Wondering About Wheeldon’s Morphoses

October 14, 2007

As the anticipation builds up toward the NYC debut of Christopher Wheeldon’s new company at City Center this week, The Guggenheim’s Works & Process series invited him to show and tell last night (and tonight).

    He just keeps making beautiful stuff, particularly duets. What is amazing to me is that his dances are infused with emotion even though they are basically abstract. One reason is that he asks his dancers to move so deep in the body. In this public “rehearsal,” he told a dancer to “roll through your back”—not something you hear often from a ballet choreographer. A second reason is that he slips in small intimate gestures, like placing a hand on a partner’s cheek, in between the big body shapes and leg extensions.

    In this rehearsal for the public, he worked with the Bolshoi dancer Anastasia Yatsenko, who is part of his current pick-up company. As Bolshoi dancers do, she gushed extravagantly with every move. It was fun to see him tell her she was “too expressive” in her upper body and had to tone it down, e.g. look straight ahead instead of effusing upward. In an aside to the audience, he admitted that he’d rather have a dancer who tends to be too expressive than not expressive enough.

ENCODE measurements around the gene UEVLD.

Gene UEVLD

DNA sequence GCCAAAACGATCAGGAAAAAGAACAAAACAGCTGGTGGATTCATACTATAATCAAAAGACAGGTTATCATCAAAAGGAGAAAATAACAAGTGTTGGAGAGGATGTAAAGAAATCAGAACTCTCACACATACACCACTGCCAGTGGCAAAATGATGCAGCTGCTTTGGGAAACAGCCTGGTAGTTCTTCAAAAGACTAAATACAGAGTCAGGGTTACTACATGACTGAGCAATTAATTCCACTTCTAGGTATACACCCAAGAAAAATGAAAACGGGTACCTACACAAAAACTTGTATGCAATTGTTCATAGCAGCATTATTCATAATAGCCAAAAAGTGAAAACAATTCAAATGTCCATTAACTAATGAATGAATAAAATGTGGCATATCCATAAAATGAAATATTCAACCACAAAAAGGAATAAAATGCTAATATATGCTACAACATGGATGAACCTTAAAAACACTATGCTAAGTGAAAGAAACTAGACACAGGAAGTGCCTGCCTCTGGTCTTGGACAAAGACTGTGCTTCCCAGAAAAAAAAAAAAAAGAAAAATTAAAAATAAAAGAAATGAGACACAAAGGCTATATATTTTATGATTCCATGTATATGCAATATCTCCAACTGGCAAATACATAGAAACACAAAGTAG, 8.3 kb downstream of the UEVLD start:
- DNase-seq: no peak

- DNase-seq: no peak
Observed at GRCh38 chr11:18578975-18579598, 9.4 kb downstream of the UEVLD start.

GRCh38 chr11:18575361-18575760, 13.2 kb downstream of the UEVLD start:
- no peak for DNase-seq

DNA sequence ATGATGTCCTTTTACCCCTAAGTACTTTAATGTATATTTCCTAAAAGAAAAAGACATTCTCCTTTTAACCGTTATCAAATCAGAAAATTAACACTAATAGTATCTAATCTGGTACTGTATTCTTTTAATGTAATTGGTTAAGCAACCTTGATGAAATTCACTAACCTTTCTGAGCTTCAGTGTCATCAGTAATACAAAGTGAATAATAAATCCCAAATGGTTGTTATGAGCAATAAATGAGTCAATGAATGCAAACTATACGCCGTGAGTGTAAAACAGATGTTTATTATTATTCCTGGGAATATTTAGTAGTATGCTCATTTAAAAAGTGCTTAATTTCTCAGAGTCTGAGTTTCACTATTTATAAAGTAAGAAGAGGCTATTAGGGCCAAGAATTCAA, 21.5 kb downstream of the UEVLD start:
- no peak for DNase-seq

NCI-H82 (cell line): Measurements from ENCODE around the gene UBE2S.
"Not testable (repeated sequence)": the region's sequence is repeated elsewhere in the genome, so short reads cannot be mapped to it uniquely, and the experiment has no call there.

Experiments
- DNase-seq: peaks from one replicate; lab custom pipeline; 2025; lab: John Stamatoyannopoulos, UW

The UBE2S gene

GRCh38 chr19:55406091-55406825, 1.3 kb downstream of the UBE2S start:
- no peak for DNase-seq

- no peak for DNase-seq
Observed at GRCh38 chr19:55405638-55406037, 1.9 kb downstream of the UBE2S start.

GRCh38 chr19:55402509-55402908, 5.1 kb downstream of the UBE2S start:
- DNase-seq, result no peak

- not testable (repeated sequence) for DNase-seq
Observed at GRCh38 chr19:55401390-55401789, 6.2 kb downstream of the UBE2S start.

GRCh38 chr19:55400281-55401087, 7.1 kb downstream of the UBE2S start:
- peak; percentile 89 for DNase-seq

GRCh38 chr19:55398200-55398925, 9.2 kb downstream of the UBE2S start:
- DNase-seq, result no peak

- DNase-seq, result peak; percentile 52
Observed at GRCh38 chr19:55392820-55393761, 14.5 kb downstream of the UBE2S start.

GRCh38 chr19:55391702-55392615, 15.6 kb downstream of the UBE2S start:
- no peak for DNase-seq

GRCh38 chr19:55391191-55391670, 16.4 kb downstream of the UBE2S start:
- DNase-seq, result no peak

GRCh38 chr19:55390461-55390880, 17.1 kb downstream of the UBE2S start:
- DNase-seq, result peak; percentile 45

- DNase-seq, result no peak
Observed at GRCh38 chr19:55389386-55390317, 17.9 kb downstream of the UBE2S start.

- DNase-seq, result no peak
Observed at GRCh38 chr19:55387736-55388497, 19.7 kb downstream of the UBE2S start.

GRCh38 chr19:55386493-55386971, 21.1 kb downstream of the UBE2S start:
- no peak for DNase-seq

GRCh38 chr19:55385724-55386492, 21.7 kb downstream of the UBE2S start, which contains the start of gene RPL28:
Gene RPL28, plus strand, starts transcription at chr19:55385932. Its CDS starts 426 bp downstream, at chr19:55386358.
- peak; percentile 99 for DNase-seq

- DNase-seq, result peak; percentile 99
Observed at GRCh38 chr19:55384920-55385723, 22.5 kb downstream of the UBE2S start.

This evening at the Guggenheim was an opportunity to see how some of Wheeldon’s dances seep into others. The opening of Mesmerics calls to mind the opening of Liturgy, with two dancers or more signaling with their arms, as if stretching their bodies to make urgent semaphores. Another familiar Wheeldonism is when it seems like one body is folding into another with only antennae reaching out.

    Watching his partnering is mesmerizing because you become hyper aware of the choices he is making moment to moment. Gestures of great simplicity are sprinkled through highly complex, knotted partnering. And always, the visual shapes are striking. You feel like you never saw a leg emerge from a curved body in exactly that way before.

    My only worry as to the success of his budding company (called Morphoses The Wheeldon Company) is the programming. When he came to Columbia University’s Miller Theater two years ago, he showed his tryptic of Ligeti pieces. They are all beautiful, but somehow it was too much of the same kind of beautiful. And even last night, the only non-Wheeldon piece he showed was a Forsythe piece (an excerpt from Slingerland), which is in the same aesthetic family as Wheeldon. I am hoping that Chris and Lourdes Lopez (his executive director) can give more variety to the programming at City Center. Maybe he needs to throw at least one of his own narrative ballets into the mix. I’ll let you know when I see the full (two) programs later this week.